I am a self described left wing hippy chick. During my great decisions seminars, I joke that I'm the hippy in the room. I am a unabashed liberal, and frankly am not one of those people who needs to use the word progressive instead. Without trying to sound like presidential candidate Jimmy Smits, almost all of the positive change in the last century was enacted by or instigated by liberals. When Republicans instigated social change they were almost always liberal Republicans. In fact, yes, there used to be liberal republicans in my father's day. Until they felt they had to leave.
This does not mean I have never voted Republican, nor does it mean there are not Republicans I admire (or did admire). I lived for over twenty years in the state of Virginia, where one of the great Republican elder Senators originates. John Warner served as Secretary of the Navy and then as a senator for twenty years. So popular in purple Virginia (even with the northern Virginia so called liberal elite) was he that Democrats who ran against him were noting more than figureheads and the one year when actually had a challenge, Democrats turned out in droves for the primary. A moderate Republican, he left because of infighting.
At heart, I am what in the "olden days" was referred to as a New England Democrats. Extremely liberal on social issues and moderate on fiscal issues, put simply.
Recently, I told a friend that last election's Republican loss had absolutely nothing to do with the so called 45 percent. Heck, I am one of the 45, and I am in favor of raising taxes and fiscal responsibility-I lived in a country with high taxes for years and know well that return on taxes can be an advantage. From my perspective then (and now), at the national level conservatives fail because a. they haven't entered the 20th century on many issues, b. they don't care what the majority of Americans think, c. they speak in absolutes.
This week is a perfect example. A current poll states that 61 percent of Americans support continued funding of planned parenthood. One in five women have used planned parenthood in their lifetimes (Including me and my adult children) for basic women's care such as birth control and pap smears and breast exams. Three percent of Planned Parenthood's patients receive abortions, and none are funded with federal dollars. And yet, when a middle aged woman who has been a patient for 34 years approaches a candidate to ask about women's health, the response is simple. I'm not concerned about women's access to health care-I'm only concerned with unborn babies. While that may make a nice sound bite, most Americans are concerned with the former to a greater degree than the latter. And having watched C-Span, the same response is quoted by senator after senator. While I'm used to expecting that from middle aged conservative white guys, hearing it from a female candidate who knows she needs women is well-out there.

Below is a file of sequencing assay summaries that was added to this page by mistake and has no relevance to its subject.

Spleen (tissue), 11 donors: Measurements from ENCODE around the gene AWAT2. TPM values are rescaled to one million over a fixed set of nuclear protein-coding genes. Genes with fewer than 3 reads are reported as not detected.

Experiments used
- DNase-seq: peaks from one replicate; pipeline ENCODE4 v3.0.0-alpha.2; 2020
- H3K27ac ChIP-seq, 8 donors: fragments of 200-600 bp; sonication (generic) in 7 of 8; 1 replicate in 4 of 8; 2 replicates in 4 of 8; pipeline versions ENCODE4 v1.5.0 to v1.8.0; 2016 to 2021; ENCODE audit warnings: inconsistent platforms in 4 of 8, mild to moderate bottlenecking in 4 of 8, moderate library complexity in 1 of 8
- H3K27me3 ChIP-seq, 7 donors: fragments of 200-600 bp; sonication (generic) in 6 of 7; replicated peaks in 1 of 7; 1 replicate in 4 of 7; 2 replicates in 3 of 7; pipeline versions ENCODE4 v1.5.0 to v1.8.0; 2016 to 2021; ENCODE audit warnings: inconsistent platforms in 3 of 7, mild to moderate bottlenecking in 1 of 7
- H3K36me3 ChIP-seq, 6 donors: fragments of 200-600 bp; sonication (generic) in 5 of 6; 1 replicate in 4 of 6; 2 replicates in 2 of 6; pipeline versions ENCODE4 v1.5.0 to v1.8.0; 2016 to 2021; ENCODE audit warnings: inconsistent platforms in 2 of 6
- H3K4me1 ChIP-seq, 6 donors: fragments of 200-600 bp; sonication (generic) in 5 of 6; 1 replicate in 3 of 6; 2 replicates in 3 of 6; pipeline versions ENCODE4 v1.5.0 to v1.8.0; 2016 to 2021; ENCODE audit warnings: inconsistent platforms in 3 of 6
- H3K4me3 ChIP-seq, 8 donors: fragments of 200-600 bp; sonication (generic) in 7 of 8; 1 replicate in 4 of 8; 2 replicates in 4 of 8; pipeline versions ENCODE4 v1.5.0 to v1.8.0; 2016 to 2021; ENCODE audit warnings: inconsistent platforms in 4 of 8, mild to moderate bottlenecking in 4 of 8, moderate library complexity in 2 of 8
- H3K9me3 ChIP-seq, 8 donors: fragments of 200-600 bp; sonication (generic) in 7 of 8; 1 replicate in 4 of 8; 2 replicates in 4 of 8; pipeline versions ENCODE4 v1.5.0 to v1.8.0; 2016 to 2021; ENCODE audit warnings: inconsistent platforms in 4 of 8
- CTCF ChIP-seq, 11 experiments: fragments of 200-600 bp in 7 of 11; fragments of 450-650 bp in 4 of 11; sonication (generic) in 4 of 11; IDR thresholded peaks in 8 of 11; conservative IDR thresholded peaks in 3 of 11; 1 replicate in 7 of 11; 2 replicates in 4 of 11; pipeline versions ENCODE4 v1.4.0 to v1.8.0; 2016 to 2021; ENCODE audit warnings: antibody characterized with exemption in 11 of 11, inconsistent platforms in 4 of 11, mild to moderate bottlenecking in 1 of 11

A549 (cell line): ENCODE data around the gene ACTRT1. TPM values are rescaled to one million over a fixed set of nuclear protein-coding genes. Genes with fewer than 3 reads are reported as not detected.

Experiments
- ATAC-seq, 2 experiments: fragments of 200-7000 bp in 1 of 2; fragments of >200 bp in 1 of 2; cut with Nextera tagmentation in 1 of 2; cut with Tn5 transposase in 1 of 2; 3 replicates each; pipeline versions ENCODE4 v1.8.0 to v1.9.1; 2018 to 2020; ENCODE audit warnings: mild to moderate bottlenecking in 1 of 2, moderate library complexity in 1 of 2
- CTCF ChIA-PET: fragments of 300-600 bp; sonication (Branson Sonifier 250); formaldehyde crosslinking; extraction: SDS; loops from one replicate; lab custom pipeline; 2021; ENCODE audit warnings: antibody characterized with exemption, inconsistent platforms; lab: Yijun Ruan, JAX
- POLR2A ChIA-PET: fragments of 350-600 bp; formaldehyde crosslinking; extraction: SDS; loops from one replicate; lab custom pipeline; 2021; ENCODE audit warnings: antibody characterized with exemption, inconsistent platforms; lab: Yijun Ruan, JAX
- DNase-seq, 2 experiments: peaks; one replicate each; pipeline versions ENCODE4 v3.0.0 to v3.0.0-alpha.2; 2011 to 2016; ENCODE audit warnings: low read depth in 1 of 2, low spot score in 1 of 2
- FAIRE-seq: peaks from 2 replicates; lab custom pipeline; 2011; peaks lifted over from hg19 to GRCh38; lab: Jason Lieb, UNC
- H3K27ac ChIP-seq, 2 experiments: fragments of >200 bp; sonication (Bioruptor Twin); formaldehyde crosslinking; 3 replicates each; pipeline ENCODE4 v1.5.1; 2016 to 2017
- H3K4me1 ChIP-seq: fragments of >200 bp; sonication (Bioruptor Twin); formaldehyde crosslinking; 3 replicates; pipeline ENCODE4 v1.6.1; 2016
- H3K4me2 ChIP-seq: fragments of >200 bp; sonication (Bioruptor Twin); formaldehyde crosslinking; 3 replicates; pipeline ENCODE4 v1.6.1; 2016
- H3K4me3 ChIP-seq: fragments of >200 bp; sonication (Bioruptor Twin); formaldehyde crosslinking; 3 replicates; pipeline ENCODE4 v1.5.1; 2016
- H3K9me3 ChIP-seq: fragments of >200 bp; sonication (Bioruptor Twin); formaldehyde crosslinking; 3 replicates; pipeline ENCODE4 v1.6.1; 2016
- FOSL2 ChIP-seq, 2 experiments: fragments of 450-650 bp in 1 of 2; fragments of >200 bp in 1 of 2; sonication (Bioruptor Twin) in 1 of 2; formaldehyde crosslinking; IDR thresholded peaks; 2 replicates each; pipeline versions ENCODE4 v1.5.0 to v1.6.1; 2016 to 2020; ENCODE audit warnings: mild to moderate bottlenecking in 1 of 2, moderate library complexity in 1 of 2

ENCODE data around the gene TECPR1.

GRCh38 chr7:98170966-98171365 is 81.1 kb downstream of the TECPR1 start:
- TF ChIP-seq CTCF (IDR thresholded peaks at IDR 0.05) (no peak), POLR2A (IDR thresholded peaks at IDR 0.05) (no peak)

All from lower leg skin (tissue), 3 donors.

And this is only a small part of the disconnect:
- Sixty percent of Americans agree with gay marriage, and a similar amount feel that Kim Davis should go to jail for not fulfilling her oath of office. These are people who recognize that religious freedom is about the freedom to worship, not the freedom to discriminate. Republicans were evenly divided-so this is not a party issue. Even knowing that, conservative candidates stand by her side, sing songs and do whatever else. Apparently they don't think they need that fifty percent of Republicans.
- There seems to be an all or nothing stance from the right. You cannot amend the health care act, mind you. You have to wipe it off the slate, and those people who will be uninsured-well, they can be damned.
- They cannot "just get along". Prior to the last election, I was actually a little nervous. There would be a conservative majority, and who knew what could happen. What happened?? Not a thing. Not because of our current president mind you, but because the current Republican party can agree on-exactly nothing. First term senators are calling the leaders names, and sinking the ship. Had the Republican party manage to be in agreement, huge things could have been accomplished, but instead it seems more fun for people like my old friend Ted Cruz to be a spoiler.
- There's a lack of knowledge as to the real world and how the rest of us lives, as well as a total surfeit of foot in mouth. Access to health care and equal education is not "free" stuff. The United States is not made up of givers and takers. Tax breaks are not necessarily free stuff, and I don't consider job retraining to be free stuff, any more than my pension and social security. And frankly, most of us live in the "middle", politically, socially and otherwise.
- Finally of course, is the evangelical factor. Less than thirty percent of Americans are evangelical Christians, and even less than that are true conservative evangelicals. Politicians seem to forget that us Episcopalians, Catholics, Lutherans and Methodists are also both Christians and religious-and that other religions may be equally devout and have values as well.
Will Republicans win the White House? Possibly. Will there be a revolution, a changing of the guard? Heck, No. First you have to get twenty Republicans to agree on something.